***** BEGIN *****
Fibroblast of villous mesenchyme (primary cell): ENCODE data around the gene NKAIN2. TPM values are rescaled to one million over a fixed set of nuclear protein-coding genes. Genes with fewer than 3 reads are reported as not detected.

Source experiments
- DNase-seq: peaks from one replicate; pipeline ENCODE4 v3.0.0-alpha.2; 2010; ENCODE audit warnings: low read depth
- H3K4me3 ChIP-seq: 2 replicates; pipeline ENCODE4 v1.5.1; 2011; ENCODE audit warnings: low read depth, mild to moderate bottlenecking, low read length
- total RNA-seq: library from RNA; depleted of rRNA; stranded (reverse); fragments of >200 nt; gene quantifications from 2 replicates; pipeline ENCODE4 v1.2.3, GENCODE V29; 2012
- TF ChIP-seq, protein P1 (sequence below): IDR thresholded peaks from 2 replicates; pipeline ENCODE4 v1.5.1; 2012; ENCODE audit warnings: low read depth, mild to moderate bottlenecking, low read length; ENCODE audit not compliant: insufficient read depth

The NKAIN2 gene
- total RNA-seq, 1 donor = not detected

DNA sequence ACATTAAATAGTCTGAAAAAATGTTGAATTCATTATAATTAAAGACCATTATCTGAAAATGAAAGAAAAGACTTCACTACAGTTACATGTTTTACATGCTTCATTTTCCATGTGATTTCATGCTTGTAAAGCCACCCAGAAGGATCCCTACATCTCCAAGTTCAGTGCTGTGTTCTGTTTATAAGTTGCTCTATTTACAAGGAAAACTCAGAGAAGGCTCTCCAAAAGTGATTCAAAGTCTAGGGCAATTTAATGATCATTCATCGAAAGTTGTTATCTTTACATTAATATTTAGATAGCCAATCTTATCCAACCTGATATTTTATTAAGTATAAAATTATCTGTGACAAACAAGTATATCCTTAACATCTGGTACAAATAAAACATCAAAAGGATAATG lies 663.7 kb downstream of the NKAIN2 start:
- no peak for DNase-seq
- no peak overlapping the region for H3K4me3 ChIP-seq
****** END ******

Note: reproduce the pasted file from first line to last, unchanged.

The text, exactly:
Fibroblast of villous mesenchyme (primary cell): ENCODE data around the gene NKAIN2. TPM values are rescaled to one million over a fixed set of nuclear protein-coding genes. Genes with fewer than 3 reads are reported as not detected.

Source experiments
- DNase-seq: peaks from one replicate; pipeline ENCODE4 v3.0.0-alpha.2; 2010; ENCODE audit warnings: low read depth
- H3K4me3 ChIP-seq: 2 replicates; pipeline ENCODE4 v1.5.1; 2011; ENCODE audit warnings: low read depth, mild to moderate bottlenecking, low read length
- total RNA-seq: library from RNA; depleted of rRNA; stranded (reverse); fragments of >200 nt; gene quantifications from 2 replicates; pipeline ENCODE4 v1.2.3, GENCODE V29; 2012
- TF ChIP-seq, protein P1 (sequence below): IDR thresholded peaks from 2 replicates; pipeline ENCODE4 v1.5.1; 2012; ENCODE audit warnings: low read depth, mild to moderate bottlenecking, low read length; ENCODE audit not compliant: insufficient read depth

The NKAIN2 gene
- total RNA-seq, 1 donor = not detected

DNA sequence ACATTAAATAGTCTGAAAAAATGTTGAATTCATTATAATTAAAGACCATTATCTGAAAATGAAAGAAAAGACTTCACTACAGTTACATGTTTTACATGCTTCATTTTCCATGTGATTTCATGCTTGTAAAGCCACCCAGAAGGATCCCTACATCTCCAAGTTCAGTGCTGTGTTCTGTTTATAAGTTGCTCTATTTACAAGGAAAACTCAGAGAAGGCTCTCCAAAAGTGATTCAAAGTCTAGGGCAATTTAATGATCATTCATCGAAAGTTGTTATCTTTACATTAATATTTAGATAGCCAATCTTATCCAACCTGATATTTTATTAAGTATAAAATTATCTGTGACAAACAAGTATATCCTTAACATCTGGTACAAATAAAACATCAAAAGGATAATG lies 663.7 kb downstream of the NKAIN2 start:
- no peak for DNase-seq
- no peak overlapping the region for H3K4me3 ChIP-seq